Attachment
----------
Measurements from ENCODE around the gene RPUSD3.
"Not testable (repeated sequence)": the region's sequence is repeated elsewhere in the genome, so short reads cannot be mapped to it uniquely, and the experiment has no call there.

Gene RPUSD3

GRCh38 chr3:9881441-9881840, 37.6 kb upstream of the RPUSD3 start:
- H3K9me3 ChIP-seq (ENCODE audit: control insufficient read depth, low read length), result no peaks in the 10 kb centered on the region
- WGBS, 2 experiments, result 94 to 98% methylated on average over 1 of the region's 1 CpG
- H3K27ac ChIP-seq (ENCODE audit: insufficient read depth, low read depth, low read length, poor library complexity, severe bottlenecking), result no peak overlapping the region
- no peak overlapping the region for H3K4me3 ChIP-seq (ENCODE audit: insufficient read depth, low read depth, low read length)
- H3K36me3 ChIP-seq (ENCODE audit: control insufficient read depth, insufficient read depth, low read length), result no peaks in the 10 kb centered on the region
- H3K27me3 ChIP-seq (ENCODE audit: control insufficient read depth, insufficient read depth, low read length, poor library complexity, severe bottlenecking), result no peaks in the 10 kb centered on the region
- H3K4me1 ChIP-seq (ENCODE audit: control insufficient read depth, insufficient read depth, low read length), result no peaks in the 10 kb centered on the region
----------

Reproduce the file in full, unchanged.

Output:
Measurements from ENCODE around the gene RPUSD3.
"Not testable (repeated sequence)": the region's sequence is repeated elsewhere in the genome, so short reads cannot be mapped to it uniquely, and the experiment has no call there.

Gene RPUSD3

GRCh38 chr3:9881441-9881840, 37.6 kb upstream of the RPUSD3 start:
- H3K9me3 ChIP-seq (ENCODE audit: control insufficient read depth, low read length), result no peaks in the 10 kb centered on the region
- WGBS, 2 experiments, result 94 to 98% methylated on average over 1 of the region's 1 CpG
- H3K27ac ChIP-seq (ENCODE audit: insufficient read depth, low read depth, low read length, poor library complexity, severe bottlenecking), result no peak overlapping the region
- no peak overlapping the region for H3K4me3 ChIP-seq (ENCODE audit: insufficient read depth, low read depth, low read length)
- H3K36me3 ChIP-seq (ENCODE audit: control insufficient read depth, insufficient read depth, low read length), result no peaks in the 10 kb centered on the region
- H3K27me3 ChIP-seq (ENCODE audit: control insufficient read depth, insufficient read depth, low read length, poor library complexity, severe bottlenecking), result no peaks in the 10 kb centered on the region
- H3K4me1 ChIP-seq (ENCODE audit: control insufficient read depth, insufficient read depth, low read length), result no peaks in the 10 kb centered on the region